A key insight I gleaned from discussing church with these students is that church is not a noun but rather it’s a verb.  Younger people “do” church, they don’t necessarily “go to” church.  They may gather together in their dorm room, meet at the quad, or go to a local coffee house, but when they get there they “do” church.  If they can, they sing some worship songs together.  One might play the guitar or they just sing the songs without instruments.  They pray and lift their voices and hands together, thanking God for what they have.  They read scripture and discuss it.  Each brings their perspective to the Word and they may even disagree about how each person interprets what’s read.  At some point they lift each other up in prayer and intercede for one another.  They do these things and leave with the understanding they’ve “done” church regardless of where they are.

I really love this movement.  I think it speaks volumes about what church could look like.  Yes, I think some things are missing, but it’s a strong reminder that we “do” church because church is what we “are” not a place we go.  If we met our young Christians in their church experience and provided the missing components, church could really look different.  Here are a couple things I think missing in their experience that could really spiritually deepen what they’re doing.

First, church needs to be done from a multigenerational perspective.  Older individuals can bring experience into the reflections they are discussing about scripture.  Also, some training in the scriptures is important because some scripture can be confusing.  I’m not suggesting older people “tell” them what’s absolutely right and wrong, merely that we can give structure and guidance to the reflections to help them discover what God really says in a passage.  I’m all about allowing the Holy Spirit to speak to the whole gathered body, but sometimes it takes someone with experience and learning to keep the body focused on the essential aspects of the Christian experience.  After all, that’s what the apostles did in the assemblies they were a part of.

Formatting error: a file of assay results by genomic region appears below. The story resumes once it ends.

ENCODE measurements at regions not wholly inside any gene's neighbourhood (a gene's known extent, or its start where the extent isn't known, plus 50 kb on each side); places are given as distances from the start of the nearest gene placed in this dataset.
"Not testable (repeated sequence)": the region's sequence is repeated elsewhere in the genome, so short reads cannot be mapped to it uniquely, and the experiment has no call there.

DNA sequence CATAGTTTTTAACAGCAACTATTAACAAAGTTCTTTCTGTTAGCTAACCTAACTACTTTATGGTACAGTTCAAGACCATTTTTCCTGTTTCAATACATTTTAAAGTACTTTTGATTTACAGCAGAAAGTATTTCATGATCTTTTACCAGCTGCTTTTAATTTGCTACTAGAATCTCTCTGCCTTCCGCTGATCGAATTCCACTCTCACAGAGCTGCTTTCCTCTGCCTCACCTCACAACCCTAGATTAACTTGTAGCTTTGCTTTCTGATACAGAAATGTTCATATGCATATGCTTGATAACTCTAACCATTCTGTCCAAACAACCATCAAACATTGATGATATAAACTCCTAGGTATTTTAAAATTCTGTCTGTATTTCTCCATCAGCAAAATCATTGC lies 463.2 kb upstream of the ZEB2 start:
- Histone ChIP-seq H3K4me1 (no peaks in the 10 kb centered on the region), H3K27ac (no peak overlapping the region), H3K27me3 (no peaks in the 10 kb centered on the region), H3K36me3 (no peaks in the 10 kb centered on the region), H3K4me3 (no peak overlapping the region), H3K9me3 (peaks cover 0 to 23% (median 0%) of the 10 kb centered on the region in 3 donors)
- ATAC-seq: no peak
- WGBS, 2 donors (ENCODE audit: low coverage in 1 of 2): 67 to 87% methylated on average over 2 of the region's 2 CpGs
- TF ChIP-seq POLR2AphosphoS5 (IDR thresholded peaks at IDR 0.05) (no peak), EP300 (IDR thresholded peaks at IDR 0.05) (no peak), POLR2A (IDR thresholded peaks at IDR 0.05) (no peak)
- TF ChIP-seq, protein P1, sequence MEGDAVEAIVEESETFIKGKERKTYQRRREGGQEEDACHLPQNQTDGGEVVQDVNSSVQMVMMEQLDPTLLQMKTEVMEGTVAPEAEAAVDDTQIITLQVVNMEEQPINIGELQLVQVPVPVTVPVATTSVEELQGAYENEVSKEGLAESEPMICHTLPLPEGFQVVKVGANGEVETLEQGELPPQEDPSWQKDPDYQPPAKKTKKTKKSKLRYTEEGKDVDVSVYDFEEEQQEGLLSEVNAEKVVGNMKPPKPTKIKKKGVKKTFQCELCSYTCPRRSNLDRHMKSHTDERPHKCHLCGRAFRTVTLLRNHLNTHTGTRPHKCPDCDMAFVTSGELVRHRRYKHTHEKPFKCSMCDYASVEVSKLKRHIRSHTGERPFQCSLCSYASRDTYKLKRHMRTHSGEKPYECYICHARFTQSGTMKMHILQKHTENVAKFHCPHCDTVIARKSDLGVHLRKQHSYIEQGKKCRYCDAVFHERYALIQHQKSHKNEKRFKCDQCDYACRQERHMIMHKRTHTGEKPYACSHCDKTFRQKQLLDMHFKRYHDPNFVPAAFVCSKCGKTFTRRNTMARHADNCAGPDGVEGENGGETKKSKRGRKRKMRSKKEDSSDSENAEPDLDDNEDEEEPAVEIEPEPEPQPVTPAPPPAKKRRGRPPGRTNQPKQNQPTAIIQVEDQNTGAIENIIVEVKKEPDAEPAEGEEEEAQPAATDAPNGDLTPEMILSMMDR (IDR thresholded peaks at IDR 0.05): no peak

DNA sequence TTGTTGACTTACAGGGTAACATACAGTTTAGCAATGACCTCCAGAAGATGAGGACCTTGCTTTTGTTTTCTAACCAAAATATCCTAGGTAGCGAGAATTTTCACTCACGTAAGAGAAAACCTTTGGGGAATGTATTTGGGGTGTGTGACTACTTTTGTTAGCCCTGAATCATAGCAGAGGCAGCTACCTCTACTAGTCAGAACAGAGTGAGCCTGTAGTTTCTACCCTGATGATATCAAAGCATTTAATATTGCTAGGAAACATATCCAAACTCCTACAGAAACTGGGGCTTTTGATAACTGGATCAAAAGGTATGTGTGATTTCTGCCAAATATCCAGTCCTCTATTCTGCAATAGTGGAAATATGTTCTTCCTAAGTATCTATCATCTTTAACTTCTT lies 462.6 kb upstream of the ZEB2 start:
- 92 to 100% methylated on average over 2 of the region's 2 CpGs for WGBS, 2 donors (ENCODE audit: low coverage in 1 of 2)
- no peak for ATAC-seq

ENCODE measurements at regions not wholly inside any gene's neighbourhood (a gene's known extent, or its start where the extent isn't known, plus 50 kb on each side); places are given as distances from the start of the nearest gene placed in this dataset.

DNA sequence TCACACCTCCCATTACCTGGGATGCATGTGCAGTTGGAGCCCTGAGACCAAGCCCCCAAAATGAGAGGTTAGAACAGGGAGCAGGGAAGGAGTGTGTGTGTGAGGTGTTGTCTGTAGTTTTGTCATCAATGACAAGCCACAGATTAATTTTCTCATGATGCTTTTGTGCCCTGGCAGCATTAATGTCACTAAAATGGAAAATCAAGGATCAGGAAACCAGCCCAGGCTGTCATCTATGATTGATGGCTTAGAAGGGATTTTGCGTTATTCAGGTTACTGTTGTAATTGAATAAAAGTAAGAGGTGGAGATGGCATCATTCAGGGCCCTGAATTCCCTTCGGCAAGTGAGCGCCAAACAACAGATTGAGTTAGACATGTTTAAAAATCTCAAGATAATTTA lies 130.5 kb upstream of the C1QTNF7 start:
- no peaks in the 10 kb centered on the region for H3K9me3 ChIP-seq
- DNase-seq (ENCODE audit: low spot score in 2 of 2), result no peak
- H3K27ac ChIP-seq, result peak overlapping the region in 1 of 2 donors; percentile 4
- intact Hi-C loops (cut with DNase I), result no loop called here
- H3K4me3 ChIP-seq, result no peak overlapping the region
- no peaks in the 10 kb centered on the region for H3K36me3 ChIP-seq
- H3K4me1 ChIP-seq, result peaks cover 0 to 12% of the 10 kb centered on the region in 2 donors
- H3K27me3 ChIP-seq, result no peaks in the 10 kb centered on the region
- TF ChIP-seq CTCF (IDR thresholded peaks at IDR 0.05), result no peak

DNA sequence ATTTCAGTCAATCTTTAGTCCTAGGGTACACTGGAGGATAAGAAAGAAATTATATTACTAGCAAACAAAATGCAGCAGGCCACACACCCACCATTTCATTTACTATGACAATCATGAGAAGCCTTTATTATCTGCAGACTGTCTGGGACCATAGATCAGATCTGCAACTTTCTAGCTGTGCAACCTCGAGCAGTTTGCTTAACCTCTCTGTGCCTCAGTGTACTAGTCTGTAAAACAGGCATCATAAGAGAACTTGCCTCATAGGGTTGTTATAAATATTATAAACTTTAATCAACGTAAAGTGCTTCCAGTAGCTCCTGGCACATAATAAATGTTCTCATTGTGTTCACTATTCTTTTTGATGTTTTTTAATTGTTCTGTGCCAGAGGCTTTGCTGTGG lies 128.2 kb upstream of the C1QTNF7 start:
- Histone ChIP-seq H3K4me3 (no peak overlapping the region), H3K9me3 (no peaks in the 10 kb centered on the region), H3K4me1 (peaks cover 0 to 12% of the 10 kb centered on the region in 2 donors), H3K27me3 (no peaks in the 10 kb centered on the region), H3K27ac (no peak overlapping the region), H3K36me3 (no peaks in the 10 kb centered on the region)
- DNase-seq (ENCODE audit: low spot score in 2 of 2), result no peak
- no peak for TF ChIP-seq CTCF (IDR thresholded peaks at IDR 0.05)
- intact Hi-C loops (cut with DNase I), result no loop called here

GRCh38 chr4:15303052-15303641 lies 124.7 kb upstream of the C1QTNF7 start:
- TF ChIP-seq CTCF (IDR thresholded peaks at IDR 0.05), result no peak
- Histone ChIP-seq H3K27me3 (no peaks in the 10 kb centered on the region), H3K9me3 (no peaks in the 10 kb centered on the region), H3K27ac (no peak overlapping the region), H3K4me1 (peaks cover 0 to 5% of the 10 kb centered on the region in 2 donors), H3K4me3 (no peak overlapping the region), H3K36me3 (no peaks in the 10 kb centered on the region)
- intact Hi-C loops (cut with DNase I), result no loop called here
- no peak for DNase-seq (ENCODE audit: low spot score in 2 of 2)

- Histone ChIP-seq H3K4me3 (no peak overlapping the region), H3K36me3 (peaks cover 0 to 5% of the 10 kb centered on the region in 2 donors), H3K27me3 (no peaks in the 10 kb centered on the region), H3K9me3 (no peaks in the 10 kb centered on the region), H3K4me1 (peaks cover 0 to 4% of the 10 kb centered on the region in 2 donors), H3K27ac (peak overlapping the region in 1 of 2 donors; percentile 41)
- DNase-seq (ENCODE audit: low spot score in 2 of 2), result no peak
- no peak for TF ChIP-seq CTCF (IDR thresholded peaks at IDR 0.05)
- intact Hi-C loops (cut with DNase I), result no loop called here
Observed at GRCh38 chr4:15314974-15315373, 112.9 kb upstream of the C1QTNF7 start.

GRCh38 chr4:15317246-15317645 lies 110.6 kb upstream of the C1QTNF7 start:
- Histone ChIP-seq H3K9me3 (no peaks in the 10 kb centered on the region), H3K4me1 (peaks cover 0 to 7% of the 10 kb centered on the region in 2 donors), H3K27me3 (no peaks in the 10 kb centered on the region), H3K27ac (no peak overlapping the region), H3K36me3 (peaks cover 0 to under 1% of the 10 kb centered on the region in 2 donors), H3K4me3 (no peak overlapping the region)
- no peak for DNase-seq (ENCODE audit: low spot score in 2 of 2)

Secondly, I think along with worship and scripture reading the breaking of bread is important.  Whether we want to acknowledge it or not, it seems the most basic elements of Christian worship include prayer, singing, confession, Scripture, and Eucharist.  When we do these things we’re doing church like those who walked with Jesus.  Lastly, I think it’s important to include The Lord’s Prayer in worship.  It’s a uniting force in the assembled body and sanctifies our petitions to reflect what Christ prayed for to the Father.

We can indeed learn from our young people and we can provide some leaven and guidance to what they call “doing church.”  I’m encouraged they find unique ways of being church and I welcome the movement.  Yes, I would change some things as mentioned above, but church should be an action and not just a place we visit.  In closing let me add this; I read a book many of you have probably heard of called “Unchristian – What a New Generation Really Thinks about Christianity…and Why It Matters” by David Kinnamen.   In that book Kinnamen stresses that while young people may view the church differently, the church continues to have the same mandate since Christ proclaimed the Gospel for the very first time.  This mandate consists of worship, fellowship, discipleship, ministry, and evangelism.  Notice these are not places to visit but rather action words; things that we do.  Maybe our churches need to be less concerned about the place we “go” to church and focus more on how we “do” church. Maybe that’s how church continues to be a positive force which gives us healthy, flourishing, resilient, and a balanced perspective on living life well.